Solving Lexington's Budget Dilemma
In today's coverage of the Lexington City Council's bowing to city employees protesting health coverage that's more in line with what is available in the private market, we were amused to read this line:
"We are in a bad recession, and there's no fat in our budget," Gray said after the meeting. "We've been considering options to improve health insurance, but we are going to have to cut someplace to pay for those changes."
We've written for years on an obvious opportunity for the city to save at least $1 million dollars - by reducing, eliminating or selling the city's oversupply of public golf courses. In July 2010 we wrote:
In terms of revenue, golfers in Lexington paid about $3.4 million dollars to play on Lexington's courses in 2009, a sum the city will have been lucky to reach in 2010. Netted against the $4.3 million in expenses, the result is an annual deficit of nearly $1 million. This deficit is more than the city's budget for special programs, which includes holiday events, festivals and arts funding.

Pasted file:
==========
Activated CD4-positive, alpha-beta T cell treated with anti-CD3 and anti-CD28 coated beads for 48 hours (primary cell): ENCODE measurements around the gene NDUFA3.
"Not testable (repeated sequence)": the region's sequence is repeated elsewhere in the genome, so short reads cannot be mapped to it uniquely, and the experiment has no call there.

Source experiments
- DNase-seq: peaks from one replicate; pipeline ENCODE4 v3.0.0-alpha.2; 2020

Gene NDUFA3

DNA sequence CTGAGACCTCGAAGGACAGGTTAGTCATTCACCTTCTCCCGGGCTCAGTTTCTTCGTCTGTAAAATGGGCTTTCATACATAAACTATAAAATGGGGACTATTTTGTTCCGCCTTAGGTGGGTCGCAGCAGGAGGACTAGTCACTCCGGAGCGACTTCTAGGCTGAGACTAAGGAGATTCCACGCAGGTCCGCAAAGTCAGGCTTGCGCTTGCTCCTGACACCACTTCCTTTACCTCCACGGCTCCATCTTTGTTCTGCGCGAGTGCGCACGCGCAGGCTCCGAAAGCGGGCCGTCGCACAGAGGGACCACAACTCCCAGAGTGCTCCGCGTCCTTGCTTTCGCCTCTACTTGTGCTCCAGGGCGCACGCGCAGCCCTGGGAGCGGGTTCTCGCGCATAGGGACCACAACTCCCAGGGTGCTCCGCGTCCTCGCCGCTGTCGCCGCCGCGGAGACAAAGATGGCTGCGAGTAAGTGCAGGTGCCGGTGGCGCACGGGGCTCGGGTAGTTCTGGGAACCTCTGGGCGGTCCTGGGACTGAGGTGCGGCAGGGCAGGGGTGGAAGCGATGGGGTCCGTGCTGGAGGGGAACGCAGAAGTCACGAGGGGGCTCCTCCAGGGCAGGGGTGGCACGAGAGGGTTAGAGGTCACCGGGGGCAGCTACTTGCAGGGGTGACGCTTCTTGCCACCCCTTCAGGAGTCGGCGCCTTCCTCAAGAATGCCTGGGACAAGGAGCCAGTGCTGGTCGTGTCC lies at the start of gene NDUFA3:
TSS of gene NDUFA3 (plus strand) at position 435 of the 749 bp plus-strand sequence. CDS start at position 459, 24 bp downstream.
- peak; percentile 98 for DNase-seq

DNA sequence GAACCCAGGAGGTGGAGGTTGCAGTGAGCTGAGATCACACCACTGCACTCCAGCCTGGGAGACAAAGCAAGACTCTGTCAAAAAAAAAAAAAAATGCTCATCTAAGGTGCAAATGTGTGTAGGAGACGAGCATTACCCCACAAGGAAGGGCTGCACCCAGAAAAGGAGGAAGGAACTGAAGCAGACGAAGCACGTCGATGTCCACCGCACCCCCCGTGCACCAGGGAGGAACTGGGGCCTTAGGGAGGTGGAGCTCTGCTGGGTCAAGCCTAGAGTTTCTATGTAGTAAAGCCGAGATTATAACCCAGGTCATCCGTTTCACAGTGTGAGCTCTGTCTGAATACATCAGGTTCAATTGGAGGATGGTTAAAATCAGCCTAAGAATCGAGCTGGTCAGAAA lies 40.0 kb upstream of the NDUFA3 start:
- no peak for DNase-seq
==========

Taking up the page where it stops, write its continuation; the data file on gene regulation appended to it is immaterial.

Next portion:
While Lexington's golf courses are routinely bailed out of million dollar losses, the entrepreneurs and employers who operate golf businesses do not have that luxury. They must compete for customers with an operation that can lose money regularly but still survive. Instead of constantly improving, they are forced to cut corners and forgo improvements in order to compete with Lexington's artificially low prices.
Lexington's losses degrade the golf experience in the entire region.
Instead of maintaining the status quo of losing money, Lexington deserves an alternative.
Lexington's golf budget today is not improved. Not only could the city potentially save by cutting losses on golf, the city could actually generate revenue by bidding out operations or selling assets.
It is laughable for Mayor Gray to say there's no fat in the Lexington budget while golf continues to lose over $1 million each year.